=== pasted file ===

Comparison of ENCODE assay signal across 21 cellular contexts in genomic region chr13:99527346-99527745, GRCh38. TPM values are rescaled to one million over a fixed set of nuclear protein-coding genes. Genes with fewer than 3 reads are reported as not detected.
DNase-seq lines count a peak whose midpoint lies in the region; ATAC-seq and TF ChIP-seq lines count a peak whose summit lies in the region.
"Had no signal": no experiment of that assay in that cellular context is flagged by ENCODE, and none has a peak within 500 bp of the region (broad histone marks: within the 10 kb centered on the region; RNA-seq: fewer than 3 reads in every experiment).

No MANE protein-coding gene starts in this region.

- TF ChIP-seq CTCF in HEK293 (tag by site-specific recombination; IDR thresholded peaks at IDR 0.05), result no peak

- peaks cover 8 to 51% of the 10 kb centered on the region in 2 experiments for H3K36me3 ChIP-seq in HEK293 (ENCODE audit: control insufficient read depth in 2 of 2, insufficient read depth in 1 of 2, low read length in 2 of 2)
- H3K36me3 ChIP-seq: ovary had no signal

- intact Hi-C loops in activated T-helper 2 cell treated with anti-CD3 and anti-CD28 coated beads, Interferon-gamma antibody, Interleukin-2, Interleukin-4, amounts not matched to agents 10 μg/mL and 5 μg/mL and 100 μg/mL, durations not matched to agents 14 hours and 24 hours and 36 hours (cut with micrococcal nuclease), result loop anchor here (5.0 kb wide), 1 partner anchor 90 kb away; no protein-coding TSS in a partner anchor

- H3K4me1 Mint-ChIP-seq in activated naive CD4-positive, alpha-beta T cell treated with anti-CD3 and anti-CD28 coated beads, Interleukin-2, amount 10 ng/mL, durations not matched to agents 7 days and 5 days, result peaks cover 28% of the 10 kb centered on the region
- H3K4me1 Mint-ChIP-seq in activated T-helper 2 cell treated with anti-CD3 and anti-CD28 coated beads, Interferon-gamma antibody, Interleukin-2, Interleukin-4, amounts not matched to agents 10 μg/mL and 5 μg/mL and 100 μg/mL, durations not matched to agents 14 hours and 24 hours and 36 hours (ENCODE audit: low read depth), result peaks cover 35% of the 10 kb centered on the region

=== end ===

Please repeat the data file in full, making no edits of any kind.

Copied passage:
Comparison of ENCODE assay signal across 21 cellular contexts in genomic region chr13:99527346-99527745, GRCh38. TPM values are rescaled to one million over a fixed set of nuclear protein-coding genes. Genes with fewer than 3 reads are reported as not detected.
DNase-seq lines count a peak whose midpoint lies in the region; ATAC-seq and TF ChIP-seq lines count a peak whose summit lies in the region.
"Had no signal": no experiment of that assay in that cellular context is flagged by ENCODE, and none has a peak within 500 bp of the region (broad histone marks: within the 10 kb centered on the region; RNA-seq: fewer than 3 reads in every experiment).

No MANE protein-coding gene starts in this region.

- TF ChIP-seq CTCF in HEK293 (tag by site-specific recombination; IDR thresholded peaks at IDR 0.05), result no peak

- peaks cover 8 to 51% of the 10 kb centered on the region in 2 experiments for H3K36me3 ChIP-seq in HEK293 (ENCODE audit: control insufficient read depth in 2 of 2, insufficient read depth in 1 of 2, low read length in 2 of 2)
- H3K36me3 ChIP-seq: ovary had no signal

- intact Hi-C loops in activated T-helper 2 cell treated with anti-CD3 and anti-CD28 coated beads, Interferon-gamma antibody, Interleukin-2, Interleukin-4, amounts not matched to agents 10 μg/mL and 5 μg/mL and 100 μg/mL, durations not matched to agents 14 hours and 24 hours and 36 hours (cut with micrococcal nuclease), result loop anchor here (5.0 kb wide), 1 partner anchor 90 kb away; no protein-coding TSS in a partner anchor

- H3K4me1 Mint-ChIP-seq in activated naive CD4-positive, alpha-beta T cell treated with anti-CD3 and anti-CD28 coated beads, Interleukin-2, amount 10 ng/mL, durations not matched to agents 7 days and 5 days, result peaks cover 28% of the 10 kb centered on the region
- H3K4me1 Mint-ChIP-seq in activated T-helper 2 cell treated with anti-CD3 and anti-CD28 coated beads, Interferon-gamma antibody, Interleukin-2, Interleukin-4, amounts not matched to agents 10 μg/mL and 5 μg/mL and 100 μg/mL, durations not matched to agents 14 hours and 24 hours and 36 hours (ENCODE audit: low read depth), result peaks cover 35% of the 10 kb centered on the region